Fledgling (left) and adult
European White Stork (Ciconia ciconia ciconia)
Scientific classification Red Pencil Icon
Kingdom: Animalia
Phylum: Chordata
Class: Aves
Clade: Aequorlitornithes
Clade: Ardeae
Clade: Aequornithes
Family: Ciconiidae
Genus: Ciconia
Brisson, 1760

Ciconia abdimii
Ciconia boyciana
Ciconia ciconia
Ciconia episcopus
Ciconia maguari
Ciconia nigra
Ciconia stormi



File:Woolly-necked Stork (Ciconia episcopus) W2 IMG 9826.jpg

Ciconia is a genus of birds in the stork family. Six of the seven living species occur in the Old World, but the Maguari Stork has a South American range. In addition, fossils suggest that Ciconia storks were somewhat more common in the tropical Americas in prehistoric times.

These are large storks, typically 100 cm tall, with a 180 cm wingspan and a long thick bill. Members of this genus are more variable in plumage than other storks, but several species have black upper bodies and wings, and white belly and undertail. Juveniles are a duller, browner version of the adult.

Ciconia storks are gregarious and colonial breeders, and pairs stay together for life. They typically build large stick nests in trees, although the Maguari Stork will nest on the ground and at least three species will construct their nests on human habitations. One of these, the White Stork, is probably the best known of all storks, with a wealth of legend and folklore associated with this familiar visitor to Europe.

These storks feed on frogs, insects, young birds, lizards and rodents. They fly with the neck outstretched, like most other storks, but unlike herons which retract their neck in flight.

The migratory species like the White Stork and the Black Stork soar on broad wings and rely on thermals of hot air for sustained long distance flight. Since thermals only form over land, these storks, like large raptors, must cross the Mediterranean at the narrowest points, and many of these birds can be seen going through the Straits of Gibraltar and the Bosphorus on migration.


The fossil record of the genus is extensive, indicating that Ciconia storks were once more widespread than they are today. Although the known material tends to suggest that the genus evolved around the Atlantic, possibly in western Europe or Africa, the comparative lack of fossil sites in Asia makes this assumption not well-founded presently. All that can be said is that by the Early Pliocene, Ciconia was widespread at least all over the Northern Hemisphere.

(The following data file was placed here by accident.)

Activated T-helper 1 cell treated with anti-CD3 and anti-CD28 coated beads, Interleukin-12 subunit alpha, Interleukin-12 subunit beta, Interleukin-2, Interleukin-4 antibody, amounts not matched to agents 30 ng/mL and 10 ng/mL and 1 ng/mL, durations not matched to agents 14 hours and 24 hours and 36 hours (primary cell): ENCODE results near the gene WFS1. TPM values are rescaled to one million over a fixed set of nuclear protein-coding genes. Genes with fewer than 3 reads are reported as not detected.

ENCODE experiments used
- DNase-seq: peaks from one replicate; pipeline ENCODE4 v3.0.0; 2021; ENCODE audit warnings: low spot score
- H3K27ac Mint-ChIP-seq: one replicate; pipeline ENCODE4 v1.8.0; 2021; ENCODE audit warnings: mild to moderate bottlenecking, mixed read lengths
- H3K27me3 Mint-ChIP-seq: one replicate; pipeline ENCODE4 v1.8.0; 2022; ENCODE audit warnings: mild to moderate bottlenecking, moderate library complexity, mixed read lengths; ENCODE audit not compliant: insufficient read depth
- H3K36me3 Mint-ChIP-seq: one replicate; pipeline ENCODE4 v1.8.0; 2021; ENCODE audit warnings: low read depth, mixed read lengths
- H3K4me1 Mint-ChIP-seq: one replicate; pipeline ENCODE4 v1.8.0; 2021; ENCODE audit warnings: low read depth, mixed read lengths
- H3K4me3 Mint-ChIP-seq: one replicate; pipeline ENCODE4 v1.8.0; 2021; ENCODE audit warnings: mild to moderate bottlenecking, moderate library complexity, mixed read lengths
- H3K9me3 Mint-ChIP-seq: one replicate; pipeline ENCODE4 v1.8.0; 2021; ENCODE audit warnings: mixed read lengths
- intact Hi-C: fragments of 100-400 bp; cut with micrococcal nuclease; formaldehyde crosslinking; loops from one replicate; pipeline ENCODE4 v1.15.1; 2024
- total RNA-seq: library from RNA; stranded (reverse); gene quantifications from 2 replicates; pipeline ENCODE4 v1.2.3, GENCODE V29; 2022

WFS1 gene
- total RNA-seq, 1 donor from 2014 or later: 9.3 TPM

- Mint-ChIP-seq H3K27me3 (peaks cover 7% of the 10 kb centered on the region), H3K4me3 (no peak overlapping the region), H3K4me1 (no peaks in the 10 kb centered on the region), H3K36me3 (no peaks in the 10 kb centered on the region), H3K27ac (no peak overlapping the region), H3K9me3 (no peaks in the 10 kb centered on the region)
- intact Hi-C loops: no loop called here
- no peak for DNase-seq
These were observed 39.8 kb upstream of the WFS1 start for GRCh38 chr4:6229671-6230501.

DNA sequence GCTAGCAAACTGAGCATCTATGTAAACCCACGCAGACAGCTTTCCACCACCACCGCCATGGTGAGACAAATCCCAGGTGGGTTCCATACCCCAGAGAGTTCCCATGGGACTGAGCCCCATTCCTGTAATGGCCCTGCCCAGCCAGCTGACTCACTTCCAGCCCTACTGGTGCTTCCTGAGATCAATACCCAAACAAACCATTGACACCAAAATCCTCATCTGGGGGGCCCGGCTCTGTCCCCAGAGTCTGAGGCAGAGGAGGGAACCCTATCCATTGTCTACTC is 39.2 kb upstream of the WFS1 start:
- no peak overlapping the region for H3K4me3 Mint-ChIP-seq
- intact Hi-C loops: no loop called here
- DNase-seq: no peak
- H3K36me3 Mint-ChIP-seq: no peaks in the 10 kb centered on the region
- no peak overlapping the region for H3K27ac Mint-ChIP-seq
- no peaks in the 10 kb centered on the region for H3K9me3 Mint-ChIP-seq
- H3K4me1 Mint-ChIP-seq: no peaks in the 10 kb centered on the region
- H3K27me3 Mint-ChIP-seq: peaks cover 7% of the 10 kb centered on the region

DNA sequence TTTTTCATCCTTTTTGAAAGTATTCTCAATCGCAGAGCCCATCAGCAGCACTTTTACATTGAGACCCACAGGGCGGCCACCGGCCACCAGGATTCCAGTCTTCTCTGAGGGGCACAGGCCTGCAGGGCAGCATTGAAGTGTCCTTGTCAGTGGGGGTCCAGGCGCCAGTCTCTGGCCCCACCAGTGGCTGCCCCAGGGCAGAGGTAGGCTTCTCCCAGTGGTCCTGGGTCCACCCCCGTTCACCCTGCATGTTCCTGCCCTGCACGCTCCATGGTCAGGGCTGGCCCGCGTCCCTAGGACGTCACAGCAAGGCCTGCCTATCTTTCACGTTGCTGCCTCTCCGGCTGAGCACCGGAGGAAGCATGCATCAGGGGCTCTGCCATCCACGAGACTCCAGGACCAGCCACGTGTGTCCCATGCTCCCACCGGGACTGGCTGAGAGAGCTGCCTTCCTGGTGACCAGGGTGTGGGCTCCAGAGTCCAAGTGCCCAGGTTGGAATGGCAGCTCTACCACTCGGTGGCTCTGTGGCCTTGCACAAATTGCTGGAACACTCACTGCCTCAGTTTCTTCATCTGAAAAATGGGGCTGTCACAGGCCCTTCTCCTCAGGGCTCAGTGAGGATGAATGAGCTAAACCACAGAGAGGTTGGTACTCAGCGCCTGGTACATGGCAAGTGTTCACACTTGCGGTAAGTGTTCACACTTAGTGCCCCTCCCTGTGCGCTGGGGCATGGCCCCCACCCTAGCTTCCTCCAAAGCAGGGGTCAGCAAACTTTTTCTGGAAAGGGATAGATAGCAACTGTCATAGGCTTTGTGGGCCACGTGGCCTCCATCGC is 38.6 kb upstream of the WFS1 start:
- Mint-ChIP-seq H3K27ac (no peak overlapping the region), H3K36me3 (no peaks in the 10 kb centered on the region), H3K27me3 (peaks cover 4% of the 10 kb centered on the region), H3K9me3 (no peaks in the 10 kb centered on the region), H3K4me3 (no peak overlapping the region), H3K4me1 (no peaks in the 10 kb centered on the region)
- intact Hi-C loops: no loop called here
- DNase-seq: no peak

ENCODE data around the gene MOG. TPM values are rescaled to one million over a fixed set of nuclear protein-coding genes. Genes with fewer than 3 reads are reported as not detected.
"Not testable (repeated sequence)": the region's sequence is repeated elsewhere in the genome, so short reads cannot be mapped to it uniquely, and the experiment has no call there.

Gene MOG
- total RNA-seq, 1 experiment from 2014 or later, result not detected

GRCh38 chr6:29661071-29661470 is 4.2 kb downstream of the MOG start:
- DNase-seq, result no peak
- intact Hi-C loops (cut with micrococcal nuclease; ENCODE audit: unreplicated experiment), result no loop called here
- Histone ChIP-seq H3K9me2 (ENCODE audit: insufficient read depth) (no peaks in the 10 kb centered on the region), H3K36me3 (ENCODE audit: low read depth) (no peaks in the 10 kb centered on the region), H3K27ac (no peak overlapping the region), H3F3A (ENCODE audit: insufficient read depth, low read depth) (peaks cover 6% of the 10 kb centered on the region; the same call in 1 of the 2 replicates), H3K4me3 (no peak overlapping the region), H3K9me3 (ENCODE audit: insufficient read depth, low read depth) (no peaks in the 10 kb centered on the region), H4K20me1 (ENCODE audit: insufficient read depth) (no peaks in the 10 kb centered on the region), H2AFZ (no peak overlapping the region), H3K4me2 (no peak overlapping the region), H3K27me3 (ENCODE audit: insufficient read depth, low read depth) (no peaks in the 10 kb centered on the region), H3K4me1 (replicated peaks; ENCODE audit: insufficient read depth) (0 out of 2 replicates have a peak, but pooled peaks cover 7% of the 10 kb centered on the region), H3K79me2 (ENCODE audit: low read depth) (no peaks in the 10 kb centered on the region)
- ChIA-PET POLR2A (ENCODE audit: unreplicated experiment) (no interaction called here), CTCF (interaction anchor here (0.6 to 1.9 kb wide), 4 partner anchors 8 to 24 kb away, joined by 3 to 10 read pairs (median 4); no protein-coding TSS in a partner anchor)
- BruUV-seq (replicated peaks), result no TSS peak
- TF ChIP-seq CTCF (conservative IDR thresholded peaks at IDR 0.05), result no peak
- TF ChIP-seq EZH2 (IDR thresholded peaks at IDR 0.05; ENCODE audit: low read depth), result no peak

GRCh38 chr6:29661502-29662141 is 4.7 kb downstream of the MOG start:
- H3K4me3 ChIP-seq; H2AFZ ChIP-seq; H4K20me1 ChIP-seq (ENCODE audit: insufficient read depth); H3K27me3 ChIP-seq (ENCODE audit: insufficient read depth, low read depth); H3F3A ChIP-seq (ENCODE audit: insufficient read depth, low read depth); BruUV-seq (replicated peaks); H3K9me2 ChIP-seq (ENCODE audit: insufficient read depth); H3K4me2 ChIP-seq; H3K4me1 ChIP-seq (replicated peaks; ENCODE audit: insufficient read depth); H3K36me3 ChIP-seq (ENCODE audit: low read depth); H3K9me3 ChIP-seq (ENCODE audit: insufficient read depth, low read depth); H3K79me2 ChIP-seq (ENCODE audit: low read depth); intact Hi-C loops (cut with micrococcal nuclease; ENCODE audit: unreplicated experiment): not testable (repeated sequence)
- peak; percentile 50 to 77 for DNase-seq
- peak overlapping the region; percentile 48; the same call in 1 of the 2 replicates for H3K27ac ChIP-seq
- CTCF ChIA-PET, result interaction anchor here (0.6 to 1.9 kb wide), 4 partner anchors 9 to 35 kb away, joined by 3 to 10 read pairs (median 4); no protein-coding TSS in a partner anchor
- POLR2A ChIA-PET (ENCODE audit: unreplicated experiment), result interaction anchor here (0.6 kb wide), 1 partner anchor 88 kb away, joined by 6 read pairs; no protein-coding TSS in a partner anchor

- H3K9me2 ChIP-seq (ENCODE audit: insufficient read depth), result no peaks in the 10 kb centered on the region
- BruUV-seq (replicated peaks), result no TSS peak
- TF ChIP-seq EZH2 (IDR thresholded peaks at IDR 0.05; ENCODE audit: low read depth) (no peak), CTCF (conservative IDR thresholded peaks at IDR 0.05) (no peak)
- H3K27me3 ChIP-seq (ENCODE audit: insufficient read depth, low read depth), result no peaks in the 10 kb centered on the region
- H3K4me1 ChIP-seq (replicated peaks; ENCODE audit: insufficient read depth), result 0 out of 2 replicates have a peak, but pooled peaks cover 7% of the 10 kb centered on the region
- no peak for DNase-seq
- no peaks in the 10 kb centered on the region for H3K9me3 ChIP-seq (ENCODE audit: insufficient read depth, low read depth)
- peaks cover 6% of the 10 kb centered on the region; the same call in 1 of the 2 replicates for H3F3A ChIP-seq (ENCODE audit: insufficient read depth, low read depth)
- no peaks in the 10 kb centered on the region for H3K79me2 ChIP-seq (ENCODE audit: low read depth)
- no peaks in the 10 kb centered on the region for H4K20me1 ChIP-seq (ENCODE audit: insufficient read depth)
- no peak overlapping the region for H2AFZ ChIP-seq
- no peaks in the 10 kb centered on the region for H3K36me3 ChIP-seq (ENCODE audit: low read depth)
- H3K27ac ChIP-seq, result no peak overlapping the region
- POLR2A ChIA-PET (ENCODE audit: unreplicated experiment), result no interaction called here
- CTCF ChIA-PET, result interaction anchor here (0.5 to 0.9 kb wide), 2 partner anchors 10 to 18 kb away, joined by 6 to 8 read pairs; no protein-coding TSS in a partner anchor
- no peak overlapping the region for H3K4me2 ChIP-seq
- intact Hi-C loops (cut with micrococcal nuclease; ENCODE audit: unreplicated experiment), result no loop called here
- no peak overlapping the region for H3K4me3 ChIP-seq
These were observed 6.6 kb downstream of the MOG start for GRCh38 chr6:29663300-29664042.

Fossil members of the genus include:

  • ?Ciconia minor (Early Miocene of Rusinga Island, Kenya)
  • ?Ciconia sarmantica (Late Miocene of Credinţa, Romania)
  • ?Ciconia gaudryi (Late Miocene/Early Pliocene of Pikermi, Greece)
  • Ciconia sp. 1 (Late Miocene/Early Pliocene of Lee Creek Mine, USA)
  • Ciconia sp. 2 (Late Miocene/Early Pliocene of Lee Creek Mine, USA)
  • ?Ciconia kahli (Early Pliocene of South Africa)
  • Mongolian Stork, Ciconia lucida (Middle Pliocene of Mongolia)
  • Asphalt Stork, Ciconia maltha (Late Pliocene - Late Pleistocene of W and S USA, and Cuba)
  • Ciconia stehlini (Late Pliocene - Early Pleistocene of Hungary) - may belong to extant species
  • Australian Stork, Ciconia nana (Late Pleistocene of Australia) - formerly Xenorhynchus[1]
  • Ciconia sp. (Late Pleistocene/Early Holocene of Las Breas de San Felipe, Cuba)[2]

A distal radius in Late Pleistocene deposits of San Josecito Cavern (Mexico) may belong in this genus or in Mycteria; it is smaller than that of any known American stork, Ciconia or otherwise[3]. The proposed fossil genus Prociconia from Brazil, also of Late Pleistocene age, may be a junior synonym of either this genus or Jabiru. A Ciconia bone found in a rock shelter on Réunion was probably of a bird taken there as food by early settlers; no known account mentions the presence of storks on the Mascarenes.


  1. ^ Boles. W 2005 A Review of the Australian Fossil Storks of the Genus Ciconia (Aves: Ciconiidae), With the Description of a New Species
  2. ^ MNHNCu P4599, a distal right tibiotarsus of a mid-sized species, about the size of the White Stork: Suárez & Olson (2003)
  3. ^ Steadman et al. (1994)


  • Barlow, Clive (1997): A field guide to birds of the Gambia and Senegal. Pica Press, Nr. Robertsbridge (East Sussex). ISBN 1-873403-32-1
  • Grimmett, Richard; Inskipp, Carol, Inskipp, Tim & Byers, Clive (1999): Birds of India, Pakistan, Nepal, Bangladesh, Bhutan, Sri Lanka, and the Maldives. Princeton University Press, Princeton, N.J.. ISBN 0-691-04910-6
  • Hilty, Steven L. (2003): Birds of Venezuela. Christopher Helm, London. ISBN 0-7136-6418-5
  • Steadman, David W.; Arroyo-Cabrales, Joaquin; Johnson, Eileen & Guzman, A. Fabiola (1994): New Information on the Late Pleistocene Birds from San Josecito Cave, Nuevo León, Mexico. Condor 96(3): 577-589. DjVu fulltext PDF fulltext
  • Suarez, William & Olson, Storrs L. (2003): New Records of Storks (Ciconiidae) from Quaternary Asphalt Deposits in Cuba. Condor 105(1): 150-154. DOI:10.1650/0010-5422(2003)105[150:NROSCF]2.0.CO;2 HTML abstract

External links

Eurasian Spoonbill This article is part of Project Bird Genera, a All Birds project that aims to write comprehensive articles on each genus, including made-up genera.
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